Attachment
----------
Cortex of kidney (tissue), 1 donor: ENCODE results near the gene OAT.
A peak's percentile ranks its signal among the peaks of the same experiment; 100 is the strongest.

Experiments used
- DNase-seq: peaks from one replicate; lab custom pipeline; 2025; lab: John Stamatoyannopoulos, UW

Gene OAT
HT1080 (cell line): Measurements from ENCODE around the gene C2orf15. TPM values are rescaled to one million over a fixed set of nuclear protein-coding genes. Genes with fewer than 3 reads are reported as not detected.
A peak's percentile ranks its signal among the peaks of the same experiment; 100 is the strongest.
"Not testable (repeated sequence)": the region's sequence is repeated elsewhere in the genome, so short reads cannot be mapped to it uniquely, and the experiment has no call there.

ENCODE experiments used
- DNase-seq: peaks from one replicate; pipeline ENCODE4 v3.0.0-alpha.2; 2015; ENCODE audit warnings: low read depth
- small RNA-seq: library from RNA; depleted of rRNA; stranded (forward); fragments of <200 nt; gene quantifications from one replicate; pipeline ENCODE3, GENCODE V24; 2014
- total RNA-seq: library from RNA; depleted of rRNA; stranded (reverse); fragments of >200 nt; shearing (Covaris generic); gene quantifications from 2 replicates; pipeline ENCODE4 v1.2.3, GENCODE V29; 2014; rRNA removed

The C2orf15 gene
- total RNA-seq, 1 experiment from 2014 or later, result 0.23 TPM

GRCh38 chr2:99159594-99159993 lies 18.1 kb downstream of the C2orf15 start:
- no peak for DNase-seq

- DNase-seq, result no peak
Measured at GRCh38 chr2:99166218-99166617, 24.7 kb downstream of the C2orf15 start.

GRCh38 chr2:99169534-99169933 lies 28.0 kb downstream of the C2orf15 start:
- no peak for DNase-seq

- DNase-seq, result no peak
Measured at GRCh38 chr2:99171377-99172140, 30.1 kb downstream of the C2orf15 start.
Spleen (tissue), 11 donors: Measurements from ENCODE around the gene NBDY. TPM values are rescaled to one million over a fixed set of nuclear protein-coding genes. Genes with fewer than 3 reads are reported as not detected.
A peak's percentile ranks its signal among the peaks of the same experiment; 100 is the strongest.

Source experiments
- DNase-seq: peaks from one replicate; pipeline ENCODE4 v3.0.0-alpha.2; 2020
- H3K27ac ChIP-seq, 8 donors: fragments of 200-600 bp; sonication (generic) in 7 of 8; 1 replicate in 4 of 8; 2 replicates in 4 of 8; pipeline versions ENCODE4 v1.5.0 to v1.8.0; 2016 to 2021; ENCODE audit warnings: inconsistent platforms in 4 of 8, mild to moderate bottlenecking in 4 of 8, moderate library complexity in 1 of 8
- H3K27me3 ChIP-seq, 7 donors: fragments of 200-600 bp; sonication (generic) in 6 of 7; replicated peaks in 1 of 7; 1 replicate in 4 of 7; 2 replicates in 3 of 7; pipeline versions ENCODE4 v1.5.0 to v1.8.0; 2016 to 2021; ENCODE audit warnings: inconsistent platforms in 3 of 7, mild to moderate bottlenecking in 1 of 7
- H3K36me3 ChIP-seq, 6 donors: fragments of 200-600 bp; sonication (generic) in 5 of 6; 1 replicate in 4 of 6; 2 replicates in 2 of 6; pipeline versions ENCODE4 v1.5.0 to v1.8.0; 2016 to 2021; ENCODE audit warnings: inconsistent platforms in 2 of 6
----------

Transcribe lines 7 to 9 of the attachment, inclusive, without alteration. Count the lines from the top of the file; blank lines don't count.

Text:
A peak's percentile ranks its signal among the peaks of the same experiment; 100 is the strongest.
"Not testable (repeated sequence)": the region's sequence is repeated elsewhere in the genome, so short reads cannot be mapped to it uniquely, and the experiment has no call there.

ENCODE experiments used